Peace with Honor and the common cold

Having battled at least one cold or bout of the flu virtually every year that I’ve been on this planet, I’ve decided to seek Peace with Honor. That’s right. I’m waving a big white Bounty towel and seeing if I can negotiate more favorable terms of surrender.

I might as well surrender because I’ve never won a battle against the common cold. Pretty much it’s seven to10 days of feeling lousy, no matter what you do or don’t do. You can relieve a few of the symptoms, but there’s no defeating the cold.

It’s 1:49 a.m. as I sit here writing. Why?

Because the cold I’ve got said, “Hey, wake up or I’m gonna strangle you in your own phlegm, buddy.” My response: “Yes SIR!” followed by jumping out of bed, into a steaming hot shower.

The shower is where my ability to breathe gets restored, through a symphony of snorting, sneezing, coughing and farmer blows. It’s not pretty.

This afternoon at Trimble Hot Springs, when my cold suggested, “I think another hour or two of soaking is called for,” having already been there two hours, I complied without argument. Soaking did feel good, even if my toes and fingers are now permanently pruned.

For years I’ve battled colds and flus with over-the-counter remedies, egged on by decongestant commercials that promised, if I swilled enough NyQuil, not only could I operate heavy equipment with abandon, but go to work and share my disease with all my co-workers as well.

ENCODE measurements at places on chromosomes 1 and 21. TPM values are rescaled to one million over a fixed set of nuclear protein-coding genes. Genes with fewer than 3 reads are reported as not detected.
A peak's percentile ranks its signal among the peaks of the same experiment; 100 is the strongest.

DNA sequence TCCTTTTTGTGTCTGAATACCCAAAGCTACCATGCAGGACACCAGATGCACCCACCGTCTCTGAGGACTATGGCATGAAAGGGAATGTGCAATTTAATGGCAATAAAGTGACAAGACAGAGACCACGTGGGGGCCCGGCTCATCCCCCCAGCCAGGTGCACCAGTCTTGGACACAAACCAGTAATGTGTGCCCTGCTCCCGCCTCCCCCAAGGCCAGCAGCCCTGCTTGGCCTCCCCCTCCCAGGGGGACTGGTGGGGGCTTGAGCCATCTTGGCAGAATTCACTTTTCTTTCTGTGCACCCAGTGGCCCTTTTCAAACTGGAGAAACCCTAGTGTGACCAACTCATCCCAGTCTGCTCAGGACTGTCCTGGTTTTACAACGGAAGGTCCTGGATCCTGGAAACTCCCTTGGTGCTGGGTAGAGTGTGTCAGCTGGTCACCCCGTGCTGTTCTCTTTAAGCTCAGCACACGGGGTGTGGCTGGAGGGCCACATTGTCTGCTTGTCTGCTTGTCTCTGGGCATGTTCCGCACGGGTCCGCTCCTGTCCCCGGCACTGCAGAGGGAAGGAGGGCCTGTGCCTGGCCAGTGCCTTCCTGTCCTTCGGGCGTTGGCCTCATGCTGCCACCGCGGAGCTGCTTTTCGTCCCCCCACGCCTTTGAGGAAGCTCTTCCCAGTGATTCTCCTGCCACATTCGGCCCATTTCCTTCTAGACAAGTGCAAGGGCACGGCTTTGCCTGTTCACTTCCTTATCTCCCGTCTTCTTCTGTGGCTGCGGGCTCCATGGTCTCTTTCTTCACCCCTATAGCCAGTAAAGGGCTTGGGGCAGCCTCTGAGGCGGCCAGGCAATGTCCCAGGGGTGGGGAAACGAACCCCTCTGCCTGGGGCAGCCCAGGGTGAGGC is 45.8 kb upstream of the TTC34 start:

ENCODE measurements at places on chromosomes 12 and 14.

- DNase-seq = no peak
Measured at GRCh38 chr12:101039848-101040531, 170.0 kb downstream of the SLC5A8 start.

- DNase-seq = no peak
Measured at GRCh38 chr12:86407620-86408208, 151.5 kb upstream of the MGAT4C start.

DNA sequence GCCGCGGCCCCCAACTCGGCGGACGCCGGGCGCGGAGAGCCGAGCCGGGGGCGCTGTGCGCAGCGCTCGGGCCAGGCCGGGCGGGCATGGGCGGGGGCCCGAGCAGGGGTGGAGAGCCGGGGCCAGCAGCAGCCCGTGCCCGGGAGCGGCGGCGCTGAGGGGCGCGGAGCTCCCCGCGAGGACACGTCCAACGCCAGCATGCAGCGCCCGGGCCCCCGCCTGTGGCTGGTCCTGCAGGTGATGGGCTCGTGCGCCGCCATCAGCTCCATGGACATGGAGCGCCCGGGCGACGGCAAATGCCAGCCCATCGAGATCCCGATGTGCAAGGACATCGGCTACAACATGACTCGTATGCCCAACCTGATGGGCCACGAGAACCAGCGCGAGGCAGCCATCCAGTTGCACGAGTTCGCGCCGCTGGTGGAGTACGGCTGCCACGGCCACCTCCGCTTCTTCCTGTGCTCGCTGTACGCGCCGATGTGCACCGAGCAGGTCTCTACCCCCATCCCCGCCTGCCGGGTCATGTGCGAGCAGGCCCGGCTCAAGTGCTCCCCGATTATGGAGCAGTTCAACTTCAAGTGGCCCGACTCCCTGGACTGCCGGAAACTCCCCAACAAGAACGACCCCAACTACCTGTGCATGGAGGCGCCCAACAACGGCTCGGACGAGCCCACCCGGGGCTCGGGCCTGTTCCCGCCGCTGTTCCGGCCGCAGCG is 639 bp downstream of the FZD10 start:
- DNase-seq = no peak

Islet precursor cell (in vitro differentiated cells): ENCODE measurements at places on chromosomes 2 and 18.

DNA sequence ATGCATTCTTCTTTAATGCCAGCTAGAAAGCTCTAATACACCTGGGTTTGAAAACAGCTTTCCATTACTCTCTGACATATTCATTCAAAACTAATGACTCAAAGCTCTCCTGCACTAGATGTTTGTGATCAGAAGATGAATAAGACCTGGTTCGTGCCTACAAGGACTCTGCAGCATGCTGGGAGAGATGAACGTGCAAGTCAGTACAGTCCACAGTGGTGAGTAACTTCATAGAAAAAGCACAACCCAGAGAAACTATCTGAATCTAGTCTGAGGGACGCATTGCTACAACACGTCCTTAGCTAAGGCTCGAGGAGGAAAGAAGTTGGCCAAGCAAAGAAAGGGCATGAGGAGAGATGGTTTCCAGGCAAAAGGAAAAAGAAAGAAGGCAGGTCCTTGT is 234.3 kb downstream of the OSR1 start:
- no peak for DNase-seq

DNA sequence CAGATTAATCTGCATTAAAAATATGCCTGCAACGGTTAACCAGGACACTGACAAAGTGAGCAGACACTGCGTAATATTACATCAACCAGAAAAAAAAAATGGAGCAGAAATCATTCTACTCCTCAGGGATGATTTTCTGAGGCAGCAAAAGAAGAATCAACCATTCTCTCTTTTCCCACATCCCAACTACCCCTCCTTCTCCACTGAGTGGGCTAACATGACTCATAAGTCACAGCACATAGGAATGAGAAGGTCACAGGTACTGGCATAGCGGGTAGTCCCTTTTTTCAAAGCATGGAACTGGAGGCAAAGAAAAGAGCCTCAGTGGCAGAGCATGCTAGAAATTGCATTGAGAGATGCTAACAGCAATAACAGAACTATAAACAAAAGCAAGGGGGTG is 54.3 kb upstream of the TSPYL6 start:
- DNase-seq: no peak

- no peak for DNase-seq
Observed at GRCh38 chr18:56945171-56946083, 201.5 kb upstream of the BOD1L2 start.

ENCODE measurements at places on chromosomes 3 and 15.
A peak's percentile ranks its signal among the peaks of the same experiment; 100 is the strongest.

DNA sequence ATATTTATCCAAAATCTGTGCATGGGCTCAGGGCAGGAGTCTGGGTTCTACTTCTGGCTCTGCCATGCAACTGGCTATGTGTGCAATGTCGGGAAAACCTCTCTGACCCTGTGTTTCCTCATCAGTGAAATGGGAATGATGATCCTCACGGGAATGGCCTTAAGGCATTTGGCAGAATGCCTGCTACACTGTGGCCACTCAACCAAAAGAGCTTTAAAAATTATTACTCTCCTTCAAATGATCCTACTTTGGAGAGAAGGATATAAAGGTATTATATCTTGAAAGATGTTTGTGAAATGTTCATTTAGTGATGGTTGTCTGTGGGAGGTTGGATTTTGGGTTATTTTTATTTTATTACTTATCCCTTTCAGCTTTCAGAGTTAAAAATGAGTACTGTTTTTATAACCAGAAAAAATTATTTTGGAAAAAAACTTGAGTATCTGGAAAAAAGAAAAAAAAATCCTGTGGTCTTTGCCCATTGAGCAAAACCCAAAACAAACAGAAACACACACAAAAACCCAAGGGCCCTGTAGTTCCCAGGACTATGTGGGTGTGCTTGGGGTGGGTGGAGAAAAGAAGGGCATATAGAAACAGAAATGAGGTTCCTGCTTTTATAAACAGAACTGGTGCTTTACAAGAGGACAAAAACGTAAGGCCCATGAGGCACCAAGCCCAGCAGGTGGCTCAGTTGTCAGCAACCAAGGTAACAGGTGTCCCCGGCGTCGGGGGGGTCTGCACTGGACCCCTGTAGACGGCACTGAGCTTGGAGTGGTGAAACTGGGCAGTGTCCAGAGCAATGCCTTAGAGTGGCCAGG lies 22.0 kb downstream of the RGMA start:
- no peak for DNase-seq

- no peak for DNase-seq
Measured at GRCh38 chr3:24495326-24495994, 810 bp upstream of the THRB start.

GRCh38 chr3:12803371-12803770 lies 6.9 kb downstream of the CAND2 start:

Why is that? If everybody stayed home when they got sick, wouldn’t the spread of colds and flus screech to a halt like Rommel running out of gas?

The enemy has demanded I stay home and quit carpet-bombing Hanoi with Dristan. I might as well, since I work at home anyway. If lying in bed and watching god-awful daytime TV isn’t enough to make you want to go back to work, it’s proof to any reasonable human being alive that you’re sick. Daytime TV is awful. Utterly awful. No sadistic boss or backstabbing coworker is worse than hours upon end of “The Young and the Restless” or “Days of our Lives.”